In 2004 I was likewise shocked to find the average cost of processing an application within the Trust Area was $17,000. When I brought the matter to the attention of Trust Council senior staff could not provide a substantial explanation of why it was costing so much, or where the time was being spent. I recommended to Council that time tracking software be purchased and implemented, and, I understand my recommendation was followed in 2006 after I left office.

However, at the time there was already Trust Policy, established circa 1993 through 1996, which should have acted as a failsafe to protect taxpayers. However, that failsafe has failed because the Policy has not been followed by Staff, and, has been ignored by Trust Council as a whole.

As a result of that failure, I estimate that over $20 million of subsidy to development within the Trust Area has been inappropriately been placed on the backs of the very same taxpayers who elected every local trustee sitting around this table to represent their best interests…as local trustees who have a duty to ensure the trust placed in their elected representative is upheld and not broken.

It was reported to you last year at this time that 92.7%, or $2,092,000, of the cost of application processing was paid by taxpayers.

How much should have been paid by taxpayers if the failsafe Trust Policies were followed? Zero dollars.

How then has this been allowed to continue since 2004 when I first rang the alarm on behalf of those I represented?

Well, in 2007 the Trust paid thousands of dollars to Stantec Consulting to look into the matter. Stantec completed their report and provided recommendations which were brought forward to this corporate body in September 2007. The efficiency of processing applications was quantified by Stantec at 43%…put in another way, the inefficiency at the time was 57%.

So, according to the data published last year, the Trust is now about 6 times less efficient in processing an application than in 2007, and about 13 times less efficient than Trust Policy dictates it should be.

It is unquestionable and undeniably clear that Staff have not been following Policy. However, the question as to “why” Staff haven’t been following policy is not.

And that is what is really at the heart of this issue. How is it that for 16 years, two Chief Administrative Officers, three Directors of Local Planning Services later, staff is still, to this day, not following Policies?

The Policies are clear. They were intended to be clear when they were written and adopted by Trust Council. They set out exactly how long Application Processing should take for any one of 15 different applications. They set out exactly the process Staff are to follow when first considering the cost of processing an application. They set out exactly how much time it should take, and therefore how much an average application will cost, planners to process. They set out exactly how Staff are to estimate and calculate extraordinary costs, and they set out exactly how Staff are to invoice applicants, not taxpayers, for additional costs.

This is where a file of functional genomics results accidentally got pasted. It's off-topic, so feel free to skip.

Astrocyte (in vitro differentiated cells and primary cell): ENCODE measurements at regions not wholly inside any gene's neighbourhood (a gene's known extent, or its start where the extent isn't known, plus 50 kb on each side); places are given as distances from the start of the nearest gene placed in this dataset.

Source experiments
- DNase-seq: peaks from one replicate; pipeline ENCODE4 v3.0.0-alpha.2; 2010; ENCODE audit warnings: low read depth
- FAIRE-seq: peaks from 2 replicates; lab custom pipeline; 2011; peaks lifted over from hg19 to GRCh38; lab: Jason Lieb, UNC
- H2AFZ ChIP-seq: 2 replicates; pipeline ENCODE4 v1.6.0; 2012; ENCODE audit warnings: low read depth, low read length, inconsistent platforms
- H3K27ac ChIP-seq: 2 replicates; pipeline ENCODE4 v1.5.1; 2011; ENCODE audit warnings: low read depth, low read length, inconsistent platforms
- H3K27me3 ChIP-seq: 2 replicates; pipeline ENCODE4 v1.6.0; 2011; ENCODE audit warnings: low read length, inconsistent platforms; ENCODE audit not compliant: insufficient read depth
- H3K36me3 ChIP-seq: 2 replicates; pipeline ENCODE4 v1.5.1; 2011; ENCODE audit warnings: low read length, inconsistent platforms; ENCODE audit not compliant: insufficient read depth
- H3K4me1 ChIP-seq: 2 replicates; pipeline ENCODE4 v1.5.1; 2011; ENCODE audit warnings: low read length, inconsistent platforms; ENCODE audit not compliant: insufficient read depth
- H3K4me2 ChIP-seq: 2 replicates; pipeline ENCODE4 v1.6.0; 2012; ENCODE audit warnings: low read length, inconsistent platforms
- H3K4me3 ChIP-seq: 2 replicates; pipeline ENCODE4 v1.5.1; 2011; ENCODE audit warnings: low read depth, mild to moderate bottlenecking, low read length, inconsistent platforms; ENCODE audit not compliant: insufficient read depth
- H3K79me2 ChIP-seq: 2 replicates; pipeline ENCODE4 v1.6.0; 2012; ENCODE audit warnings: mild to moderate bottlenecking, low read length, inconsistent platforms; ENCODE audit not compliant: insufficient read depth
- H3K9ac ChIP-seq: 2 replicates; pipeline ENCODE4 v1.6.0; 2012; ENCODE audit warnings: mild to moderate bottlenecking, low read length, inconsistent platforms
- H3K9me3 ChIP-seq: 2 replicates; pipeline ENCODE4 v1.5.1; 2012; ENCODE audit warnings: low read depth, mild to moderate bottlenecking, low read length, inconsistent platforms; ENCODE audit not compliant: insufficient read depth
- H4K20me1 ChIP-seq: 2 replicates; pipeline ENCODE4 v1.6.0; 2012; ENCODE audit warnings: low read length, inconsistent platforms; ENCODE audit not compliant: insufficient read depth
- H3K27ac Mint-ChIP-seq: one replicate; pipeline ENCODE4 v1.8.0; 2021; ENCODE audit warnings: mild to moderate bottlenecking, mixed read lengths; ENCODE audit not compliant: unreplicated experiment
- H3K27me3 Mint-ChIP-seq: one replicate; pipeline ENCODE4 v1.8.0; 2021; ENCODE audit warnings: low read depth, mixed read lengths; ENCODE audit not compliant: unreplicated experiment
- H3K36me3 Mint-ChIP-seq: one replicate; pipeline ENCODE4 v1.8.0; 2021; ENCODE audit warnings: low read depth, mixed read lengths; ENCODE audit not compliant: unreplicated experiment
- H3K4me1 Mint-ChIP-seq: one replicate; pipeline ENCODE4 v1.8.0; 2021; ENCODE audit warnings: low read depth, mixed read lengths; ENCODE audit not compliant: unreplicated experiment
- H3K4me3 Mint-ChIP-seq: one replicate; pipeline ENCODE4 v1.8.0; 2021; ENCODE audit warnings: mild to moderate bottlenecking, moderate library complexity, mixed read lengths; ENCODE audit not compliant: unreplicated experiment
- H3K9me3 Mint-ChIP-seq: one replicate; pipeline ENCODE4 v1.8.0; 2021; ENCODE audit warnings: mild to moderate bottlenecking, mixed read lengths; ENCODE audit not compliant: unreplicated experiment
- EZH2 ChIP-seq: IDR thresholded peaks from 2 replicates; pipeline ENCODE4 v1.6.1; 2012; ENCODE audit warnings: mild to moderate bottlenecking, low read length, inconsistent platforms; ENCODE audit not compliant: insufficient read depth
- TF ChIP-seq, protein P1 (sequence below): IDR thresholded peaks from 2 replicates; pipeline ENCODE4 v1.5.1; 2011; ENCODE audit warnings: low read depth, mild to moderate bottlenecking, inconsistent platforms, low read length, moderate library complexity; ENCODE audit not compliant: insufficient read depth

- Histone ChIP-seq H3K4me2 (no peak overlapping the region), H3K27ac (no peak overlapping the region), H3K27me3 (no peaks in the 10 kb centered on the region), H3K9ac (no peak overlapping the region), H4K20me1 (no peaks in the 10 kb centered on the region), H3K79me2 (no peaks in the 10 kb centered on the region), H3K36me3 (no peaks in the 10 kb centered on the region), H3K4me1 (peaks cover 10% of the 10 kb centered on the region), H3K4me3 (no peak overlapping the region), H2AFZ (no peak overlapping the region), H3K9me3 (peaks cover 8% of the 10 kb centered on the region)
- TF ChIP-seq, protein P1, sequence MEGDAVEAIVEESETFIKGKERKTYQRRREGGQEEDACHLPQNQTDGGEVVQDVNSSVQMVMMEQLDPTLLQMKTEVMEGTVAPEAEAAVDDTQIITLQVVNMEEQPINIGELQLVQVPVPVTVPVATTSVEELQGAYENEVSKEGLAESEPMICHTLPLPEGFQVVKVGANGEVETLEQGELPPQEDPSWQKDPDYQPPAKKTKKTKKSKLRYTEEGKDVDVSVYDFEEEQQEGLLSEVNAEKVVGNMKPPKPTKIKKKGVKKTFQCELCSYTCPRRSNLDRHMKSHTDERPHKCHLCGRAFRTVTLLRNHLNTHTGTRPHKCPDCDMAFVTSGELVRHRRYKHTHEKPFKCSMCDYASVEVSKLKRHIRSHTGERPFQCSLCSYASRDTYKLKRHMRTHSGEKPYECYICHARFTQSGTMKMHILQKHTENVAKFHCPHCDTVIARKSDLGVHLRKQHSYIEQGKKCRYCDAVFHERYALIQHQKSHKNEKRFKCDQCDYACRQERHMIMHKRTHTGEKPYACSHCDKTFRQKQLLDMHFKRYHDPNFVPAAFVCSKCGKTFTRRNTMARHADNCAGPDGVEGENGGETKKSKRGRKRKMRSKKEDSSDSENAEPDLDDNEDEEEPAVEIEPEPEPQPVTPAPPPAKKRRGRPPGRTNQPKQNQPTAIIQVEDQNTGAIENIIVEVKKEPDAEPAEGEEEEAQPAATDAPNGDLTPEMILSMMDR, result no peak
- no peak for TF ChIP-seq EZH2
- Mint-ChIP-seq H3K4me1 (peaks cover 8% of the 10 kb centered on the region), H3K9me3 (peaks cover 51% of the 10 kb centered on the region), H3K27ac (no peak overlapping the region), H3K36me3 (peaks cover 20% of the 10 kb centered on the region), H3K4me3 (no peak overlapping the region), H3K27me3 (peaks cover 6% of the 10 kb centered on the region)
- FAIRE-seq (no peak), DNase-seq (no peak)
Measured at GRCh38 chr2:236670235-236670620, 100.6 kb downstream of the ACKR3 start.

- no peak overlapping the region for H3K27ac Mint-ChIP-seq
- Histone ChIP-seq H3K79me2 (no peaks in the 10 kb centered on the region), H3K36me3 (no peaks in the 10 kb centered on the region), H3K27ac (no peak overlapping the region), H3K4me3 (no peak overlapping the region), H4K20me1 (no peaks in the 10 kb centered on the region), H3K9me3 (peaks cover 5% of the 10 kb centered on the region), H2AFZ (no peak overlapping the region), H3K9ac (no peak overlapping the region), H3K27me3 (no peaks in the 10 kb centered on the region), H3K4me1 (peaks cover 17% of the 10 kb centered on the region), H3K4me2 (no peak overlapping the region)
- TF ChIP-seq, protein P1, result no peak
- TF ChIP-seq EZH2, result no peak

And yet, the Policies have been entirely ignored.

When we explore the results of ignoring them, a number of things become clear.

1. There is consequently no time constraint on how much time Staff can spend on an application. In other words, ignoring the policies means there is no check on the efficiency of any planner as to how efficiently they process a particular application. Time becomes meaningless.

2. The result of no check on efficiency of application processing means applications take longer to process. The proof of this is clearly presented in the fact that applications, on average, are taking 13 times longer than they should. I’m going to say that again – Applications are taking 13 times longer on average to process than they should.

3. What is the impact on applicants when an application takes 13 times longer than it should? I would suggest you ask that question of virtually any applicant which has come before any of your Local Trust Committees over the past 16 years. Ask them what their additional costs have been due to the time delays they have experienced.

4. The impact on taxpayers is startling. Over 25% of the Trust’s entire budget last year, paid for by the electors you were all elected to represent, was in essence flushed down the proverbial drain. Because of this, given the 16 years since I first brought this to the attention of the Trust, it is not a stretch to suggest the cost to taxpayers has been well over $20 million dollars. $20 million dollars of taxpayers’ hard earned, after tax dollars, to subsidize development within the Trust Area simply because this corporation has ignored Policy.

5. The fact that applications take 13 times longer begs the question whether there is an actual unwritten, internal policy adopted by staff to ignore the written policies and take their time processing applications, in order to slow development in the Trust Area down. Given the entirety of circumstances, and the magnitude of the issue, that’s NOT an unreasonable question to ask.


The Trust has woken somewhat to this issue, because there is now a new, proposed Application Processing Template bylaw in draft form.

When I read through it I was impressed by the fact the Trust Policies which are still not being adhered to are not even mentioned…while at the same time the primary “solution” being touted is simply to raise application fees.

With all due respect, this is akin to a chicken farmer being told by the fox he doesn’t need to mend the fence… he just needs to get a few more chickens.

According to the Staff report on the draft bylaw, an average rezoning application costs about $12,000 to process. Comparing that to the existing Policy guidelines, that suggests an average rezoning application is taking only 3 times longer than it should, not 13 times longer than the financial data show for applications. Then where is the additional time spent? Something doesn’t add up here and no audit has been conducted which would shed more light.